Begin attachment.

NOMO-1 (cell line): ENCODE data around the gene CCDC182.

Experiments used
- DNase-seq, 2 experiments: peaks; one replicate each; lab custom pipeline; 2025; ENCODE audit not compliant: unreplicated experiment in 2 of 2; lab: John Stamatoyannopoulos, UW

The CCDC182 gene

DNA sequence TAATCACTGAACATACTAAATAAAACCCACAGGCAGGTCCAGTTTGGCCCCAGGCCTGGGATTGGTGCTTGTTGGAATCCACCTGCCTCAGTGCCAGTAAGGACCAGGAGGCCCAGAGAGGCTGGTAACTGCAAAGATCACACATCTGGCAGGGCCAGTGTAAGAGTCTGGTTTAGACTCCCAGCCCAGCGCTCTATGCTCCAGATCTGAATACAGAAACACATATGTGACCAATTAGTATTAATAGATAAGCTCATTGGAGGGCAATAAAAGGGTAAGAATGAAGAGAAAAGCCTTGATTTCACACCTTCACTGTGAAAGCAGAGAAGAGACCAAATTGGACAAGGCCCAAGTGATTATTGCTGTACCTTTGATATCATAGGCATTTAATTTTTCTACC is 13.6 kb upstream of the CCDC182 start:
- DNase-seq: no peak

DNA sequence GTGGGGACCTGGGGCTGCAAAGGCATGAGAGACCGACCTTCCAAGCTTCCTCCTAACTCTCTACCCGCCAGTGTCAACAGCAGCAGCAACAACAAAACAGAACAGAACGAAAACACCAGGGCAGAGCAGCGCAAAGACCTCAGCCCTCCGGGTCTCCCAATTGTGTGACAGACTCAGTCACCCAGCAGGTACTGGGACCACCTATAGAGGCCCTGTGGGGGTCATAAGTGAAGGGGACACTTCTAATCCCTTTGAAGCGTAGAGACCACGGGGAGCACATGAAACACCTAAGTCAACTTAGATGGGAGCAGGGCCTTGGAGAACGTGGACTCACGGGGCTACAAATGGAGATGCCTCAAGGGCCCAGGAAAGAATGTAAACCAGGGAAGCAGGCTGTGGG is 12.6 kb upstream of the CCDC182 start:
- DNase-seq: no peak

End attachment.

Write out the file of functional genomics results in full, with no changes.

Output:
NOMO-1 (cell line): ENCODE data around the gene CCDC182.

Experiments used
- DNase-seq, 2 experiments: peaks; one replicate each; lab custom pipeline; 2025; ENCODE audit not compliant: unreplicated experiment in 2 of 2; lab: John Stamatoyannopoulos, UW

The CCDC182 gene

DNA sequence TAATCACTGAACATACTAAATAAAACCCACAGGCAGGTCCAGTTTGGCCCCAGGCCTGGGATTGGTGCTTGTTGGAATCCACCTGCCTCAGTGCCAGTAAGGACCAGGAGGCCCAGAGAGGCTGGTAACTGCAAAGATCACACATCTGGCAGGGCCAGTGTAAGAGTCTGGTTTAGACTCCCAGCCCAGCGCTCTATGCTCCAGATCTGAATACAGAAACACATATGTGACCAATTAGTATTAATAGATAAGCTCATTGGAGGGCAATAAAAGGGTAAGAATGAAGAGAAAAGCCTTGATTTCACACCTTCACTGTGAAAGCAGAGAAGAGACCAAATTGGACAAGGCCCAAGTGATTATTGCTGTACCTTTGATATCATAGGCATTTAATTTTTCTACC is 13.6 kb upstream of the CCDC182 start:
- DNase-seq: no peak

DNA sequence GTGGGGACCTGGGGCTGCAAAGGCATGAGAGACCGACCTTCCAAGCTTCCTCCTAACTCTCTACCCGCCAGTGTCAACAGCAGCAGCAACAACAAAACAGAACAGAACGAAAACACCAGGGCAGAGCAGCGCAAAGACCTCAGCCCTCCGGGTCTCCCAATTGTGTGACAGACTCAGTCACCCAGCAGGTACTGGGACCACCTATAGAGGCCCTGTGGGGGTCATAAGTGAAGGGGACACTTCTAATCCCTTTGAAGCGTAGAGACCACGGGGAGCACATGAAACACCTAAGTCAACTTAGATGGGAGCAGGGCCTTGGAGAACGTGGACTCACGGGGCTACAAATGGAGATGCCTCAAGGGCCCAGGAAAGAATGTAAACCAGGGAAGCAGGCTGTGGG is 12.6 kb upstream of the CCDC182 start:
- DNase-seq: no peak